Rental markets are showing multi-speed conditions, with most of the capital cities experiencing an upward trend in rental growth in 2022, according to CoreLogic.
Nationally, rents were up 2.7% over the three months to April, taking the annual change in national rents to 9.0%. A year ago, the annual change in national rents was 4.9%.
Based on the annual change, house rents (+9.1%) are rising faster than unit rents (+8.7%), however this trend is changing sharply as demand for unit rentals increases.
“On a rolling quarterly basis, we are now seeing unit rents rising faster than house rents especially in Sydney and Melbourne where rental conditions across the unit sector were previously much softer,” Mr Lawless says.
Demand pivots from houses to apartments
“The shift in rental demand towards units reflects both rental affordability pressures, which are deflecting more demand towards the ‘cheaper’ unit sector, and the return of overseas migrants and visitors. Rental demand from overseas arrivals tends to skew towards inner city and higher density precincts.”
In Sydney, unit rents were up 3.0% over the three months ending April, a full percentage point higher than the rise in house rents (2.0%). In Melbourne, the difference is starker, with unit rents 3.6% higher over the past three months compared with a 1.2% rise in house rents.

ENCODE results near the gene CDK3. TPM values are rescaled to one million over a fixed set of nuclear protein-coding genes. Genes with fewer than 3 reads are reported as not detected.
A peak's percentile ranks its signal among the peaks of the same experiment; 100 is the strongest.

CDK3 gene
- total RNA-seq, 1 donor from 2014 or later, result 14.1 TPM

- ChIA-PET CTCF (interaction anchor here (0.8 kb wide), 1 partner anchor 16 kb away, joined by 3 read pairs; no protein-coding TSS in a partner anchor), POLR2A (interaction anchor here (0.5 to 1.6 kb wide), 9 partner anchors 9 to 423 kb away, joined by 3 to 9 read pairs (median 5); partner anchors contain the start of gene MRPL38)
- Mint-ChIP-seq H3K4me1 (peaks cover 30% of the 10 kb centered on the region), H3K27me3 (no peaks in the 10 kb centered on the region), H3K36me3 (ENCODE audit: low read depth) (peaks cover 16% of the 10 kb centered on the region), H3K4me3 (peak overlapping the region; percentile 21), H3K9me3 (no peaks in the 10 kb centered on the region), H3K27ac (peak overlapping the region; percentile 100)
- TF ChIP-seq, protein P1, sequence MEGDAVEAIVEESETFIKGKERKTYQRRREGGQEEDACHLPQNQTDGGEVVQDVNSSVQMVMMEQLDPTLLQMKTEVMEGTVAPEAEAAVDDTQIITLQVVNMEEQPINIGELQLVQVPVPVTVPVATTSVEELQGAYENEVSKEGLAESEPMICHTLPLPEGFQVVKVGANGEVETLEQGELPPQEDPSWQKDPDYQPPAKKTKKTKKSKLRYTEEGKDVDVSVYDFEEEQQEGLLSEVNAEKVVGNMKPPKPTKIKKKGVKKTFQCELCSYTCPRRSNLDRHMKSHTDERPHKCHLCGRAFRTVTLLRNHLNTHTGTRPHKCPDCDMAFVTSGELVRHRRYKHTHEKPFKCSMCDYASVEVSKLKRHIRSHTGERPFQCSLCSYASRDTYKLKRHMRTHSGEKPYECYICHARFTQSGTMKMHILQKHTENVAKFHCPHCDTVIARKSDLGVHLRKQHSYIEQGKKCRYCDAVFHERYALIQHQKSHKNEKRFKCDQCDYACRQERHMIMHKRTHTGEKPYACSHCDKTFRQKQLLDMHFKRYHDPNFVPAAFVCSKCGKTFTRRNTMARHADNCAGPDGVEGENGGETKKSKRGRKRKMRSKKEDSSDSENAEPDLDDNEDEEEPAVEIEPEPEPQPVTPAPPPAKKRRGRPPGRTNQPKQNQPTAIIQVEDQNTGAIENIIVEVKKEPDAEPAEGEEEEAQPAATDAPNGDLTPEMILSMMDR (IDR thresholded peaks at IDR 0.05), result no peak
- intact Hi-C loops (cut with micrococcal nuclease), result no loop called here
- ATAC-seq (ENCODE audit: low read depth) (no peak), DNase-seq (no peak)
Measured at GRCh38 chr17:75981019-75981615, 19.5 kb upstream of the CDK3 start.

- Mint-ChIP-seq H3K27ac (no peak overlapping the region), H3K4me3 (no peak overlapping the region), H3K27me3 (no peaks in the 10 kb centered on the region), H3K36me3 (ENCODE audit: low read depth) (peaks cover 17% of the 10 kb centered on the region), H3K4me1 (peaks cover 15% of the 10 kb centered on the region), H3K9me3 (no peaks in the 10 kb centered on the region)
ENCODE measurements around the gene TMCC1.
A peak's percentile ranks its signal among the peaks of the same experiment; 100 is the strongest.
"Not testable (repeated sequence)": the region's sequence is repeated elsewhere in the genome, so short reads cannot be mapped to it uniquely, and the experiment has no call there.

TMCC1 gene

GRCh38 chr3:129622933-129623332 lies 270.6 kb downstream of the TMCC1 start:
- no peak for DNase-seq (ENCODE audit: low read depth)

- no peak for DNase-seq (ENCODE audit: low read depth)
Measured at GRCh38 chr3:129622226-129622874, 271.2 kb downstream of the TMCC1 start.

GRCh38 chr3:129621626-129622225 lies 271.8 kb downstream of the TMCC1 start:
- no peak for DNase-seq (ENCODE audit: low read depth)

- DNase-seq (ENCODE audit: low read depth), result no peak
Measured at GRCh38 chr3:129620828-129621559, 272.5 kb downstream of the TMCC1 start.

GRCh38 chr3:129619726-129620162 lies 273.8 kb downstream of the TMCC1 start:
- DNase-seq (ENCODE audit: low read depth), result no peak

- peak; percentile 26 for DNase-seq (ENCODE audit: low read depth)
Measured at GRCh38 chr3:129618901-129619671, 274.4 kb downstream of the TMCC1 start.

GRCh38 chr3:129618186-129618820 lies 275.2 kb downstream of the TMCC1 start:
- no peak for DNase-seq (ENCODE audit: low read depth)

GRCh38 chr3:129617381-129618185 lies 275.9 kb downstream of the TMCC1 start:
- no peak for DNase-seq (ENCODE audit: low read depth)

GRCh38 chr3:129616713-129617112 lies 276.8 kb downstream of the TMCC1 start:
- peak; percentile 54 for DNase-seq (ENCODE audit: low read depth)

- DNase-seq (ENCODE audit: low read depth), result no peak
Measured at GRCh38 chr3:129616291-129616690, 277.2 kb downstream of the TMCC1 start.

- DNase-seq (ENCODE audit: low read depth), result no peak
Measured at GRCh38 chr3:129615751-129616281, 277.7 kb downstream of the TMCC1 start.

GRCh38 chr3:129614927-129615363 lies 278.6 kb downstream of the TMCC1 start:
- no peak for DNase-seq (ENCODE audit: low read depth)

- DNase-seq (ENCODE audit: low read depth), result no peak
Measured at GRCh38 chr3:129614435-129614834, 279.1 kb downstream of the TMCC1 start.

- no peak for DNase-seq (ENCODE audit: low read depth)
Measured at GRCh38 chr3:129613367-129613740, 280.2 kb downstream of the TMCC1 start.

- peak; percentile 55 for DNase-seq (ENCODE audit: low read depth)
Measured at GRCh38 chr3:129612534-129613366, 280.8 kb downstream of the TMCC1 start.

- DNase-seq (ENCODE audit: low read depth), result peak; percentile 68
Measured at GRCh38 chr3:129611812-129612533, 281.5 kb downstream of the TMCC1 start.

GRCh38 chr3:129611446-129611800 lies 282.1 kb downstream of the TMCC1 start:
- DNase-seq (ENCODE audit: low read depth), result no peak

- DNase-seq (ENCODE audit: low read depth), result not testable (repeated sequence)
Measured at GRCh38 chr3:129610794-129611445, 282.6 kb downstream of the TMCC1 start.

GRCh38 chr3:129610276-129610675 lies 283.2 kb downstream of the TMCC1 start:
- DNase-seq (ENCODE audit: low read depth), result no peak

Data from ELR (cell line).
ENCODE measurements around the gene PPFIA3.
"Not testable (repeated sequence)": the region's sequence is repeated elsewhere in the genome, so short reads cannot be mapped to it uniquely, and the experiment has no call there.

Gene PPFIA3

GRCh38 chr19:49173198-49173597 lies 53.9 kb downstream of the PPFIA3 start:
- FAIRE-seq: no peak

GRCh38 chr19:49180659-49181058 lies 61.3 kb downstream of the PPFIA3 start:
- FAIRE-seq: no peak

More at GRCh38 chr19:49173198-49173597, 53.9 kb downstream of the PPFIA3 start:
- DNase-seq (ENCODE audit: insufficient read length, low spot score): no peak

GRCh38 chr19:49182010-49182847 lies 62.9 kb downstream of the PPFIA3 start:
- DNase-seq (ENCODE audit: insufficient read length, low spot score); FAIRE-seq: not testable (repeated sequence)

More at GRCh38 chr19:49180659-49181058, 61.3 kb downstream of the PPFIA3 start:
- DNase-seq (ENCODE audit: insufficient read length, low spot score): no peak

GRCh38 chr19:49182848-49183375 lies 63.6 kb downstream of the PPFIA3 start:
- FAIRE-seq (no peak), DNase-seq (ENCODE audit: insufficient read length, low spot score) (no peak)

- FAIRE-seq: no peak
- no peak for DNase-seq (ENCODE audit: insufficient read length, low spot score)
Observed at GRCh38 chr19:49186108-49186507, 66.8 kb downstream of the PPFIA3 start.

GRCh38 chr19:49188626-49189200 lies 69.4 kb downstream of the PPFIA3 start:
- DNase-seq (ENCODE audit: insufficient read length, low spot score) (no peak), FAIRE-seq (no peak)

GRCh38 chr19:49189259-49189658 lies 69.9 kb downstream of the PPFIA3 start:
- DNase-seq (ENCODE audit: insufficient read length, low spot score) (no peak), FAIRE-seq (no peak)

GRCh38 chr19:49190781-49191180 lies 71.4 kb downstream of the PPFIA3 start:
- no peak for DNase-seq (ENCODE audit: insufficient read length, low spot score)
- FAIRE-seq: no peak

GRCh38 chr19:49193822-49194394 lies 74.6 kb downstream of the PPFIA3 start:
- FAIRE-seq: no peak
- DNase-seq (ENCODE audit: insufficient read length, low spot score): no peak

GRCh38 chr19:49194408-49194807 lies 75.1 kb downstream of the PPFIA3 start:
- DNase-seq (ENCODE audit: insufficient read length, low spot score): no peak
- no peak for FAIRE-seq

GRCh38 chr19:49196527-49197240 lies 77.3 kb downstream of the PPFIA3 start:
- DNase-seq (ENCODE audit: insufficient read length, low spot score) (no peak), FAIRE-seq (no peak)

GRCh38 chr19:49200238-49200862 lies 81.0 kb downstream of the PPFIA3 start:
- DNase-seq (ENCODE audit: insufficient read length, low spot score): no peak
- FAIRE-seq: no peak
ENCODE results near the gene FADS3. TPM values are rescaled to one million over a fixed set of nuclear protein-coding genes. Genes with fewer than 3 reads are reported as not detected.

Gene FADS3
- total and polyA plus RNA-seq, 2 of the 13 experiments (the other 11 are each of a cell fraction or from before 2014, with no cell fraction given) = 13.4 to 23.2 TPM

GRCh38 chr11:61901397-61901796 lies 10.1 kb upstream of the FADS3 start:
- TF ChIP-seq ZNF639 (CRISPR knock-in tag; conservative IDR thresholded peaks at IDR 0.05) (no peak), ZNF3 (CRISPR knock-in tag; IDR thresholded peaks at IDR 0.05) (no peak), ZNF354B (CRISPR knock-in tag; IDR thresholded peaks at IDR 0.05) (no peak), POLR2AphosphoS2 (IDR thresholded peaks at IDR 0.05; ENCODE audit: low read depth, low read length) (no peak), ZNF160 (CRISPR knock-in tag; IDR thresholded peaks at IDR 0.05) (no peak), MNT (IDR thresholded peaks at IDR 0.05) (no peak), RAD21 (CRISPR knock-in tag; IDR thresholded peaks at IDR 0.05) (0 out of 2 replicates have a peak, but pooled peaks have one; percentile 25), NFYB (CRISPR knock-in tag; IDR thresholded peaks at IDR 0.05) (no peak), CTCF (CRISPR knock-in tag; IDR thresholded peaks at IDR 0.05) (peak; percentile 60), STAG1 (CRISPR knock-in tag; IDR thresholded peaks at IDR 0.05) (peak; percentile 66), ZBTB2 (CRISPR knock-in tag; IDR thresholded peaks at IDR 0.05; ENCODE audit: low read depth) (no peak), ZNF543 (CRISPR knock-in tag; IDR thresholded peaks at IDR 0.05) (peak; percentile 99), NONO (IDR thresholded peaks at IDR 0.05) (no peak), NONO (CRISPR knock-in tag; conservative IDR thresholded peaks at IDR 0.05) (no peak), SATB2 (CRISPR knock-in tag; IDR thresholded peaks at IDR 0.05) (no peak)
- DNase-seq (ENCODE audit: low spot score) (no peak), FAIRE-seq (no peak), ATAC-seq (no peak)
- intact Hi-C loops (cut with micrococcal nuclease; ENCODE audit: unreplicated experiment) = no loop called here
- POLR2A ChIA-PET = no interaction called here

The rolling quarterly change in rents is now outpacing the rolling quarterly change in housing values across most of the capital cities, which is supporting a rise in gross rental yields. Nationally, housing values were up 1.9% over the most recent three-month period, while rents increased 2.7%. The result is a subtle 2 basis point increase in the gross yield.
However, in Melbourne, the gross yield has lifted by 7 basis points from a recent low and Sydney gross yields are up 9 basis points from the recent low. Despite the upwards trend, gross yields in both these cities remain well below historic averages at just 2.5% and 2.8% respectively.
Higher yields and long-term prospects for capital growth could see investors comprising a larger portion of housing market activity. Financial aggregates published by the RBA to the end of March showed the monthly gain in investor credit growth was at the highest level since August 2015, with the speed of investment credit growth surpassing owner occupier credit for the first time since December 2016.
Will there be a downturn?
With the cash rate set to move through a rapid tightening cycle, the trend towards a softening in the growth rate will become more pronounced over the coming months, before the national index starts to trend lower. CoreLogic research shows a strong inverse relationship between movements in the cash rate and the rate of change in housing values.
Although the housing market is expected to move into a downturn through the second half of the year, it is important to remember the context of the recent growth phase. Since the onset of the pandemic, national housing values have increased by 26.2%, adding approximately $155,380 to the median value of an Australian dwelling.
While we hope you find this information helpful, please note that it is general in nature and does not constitute legal, financial, or professional advice.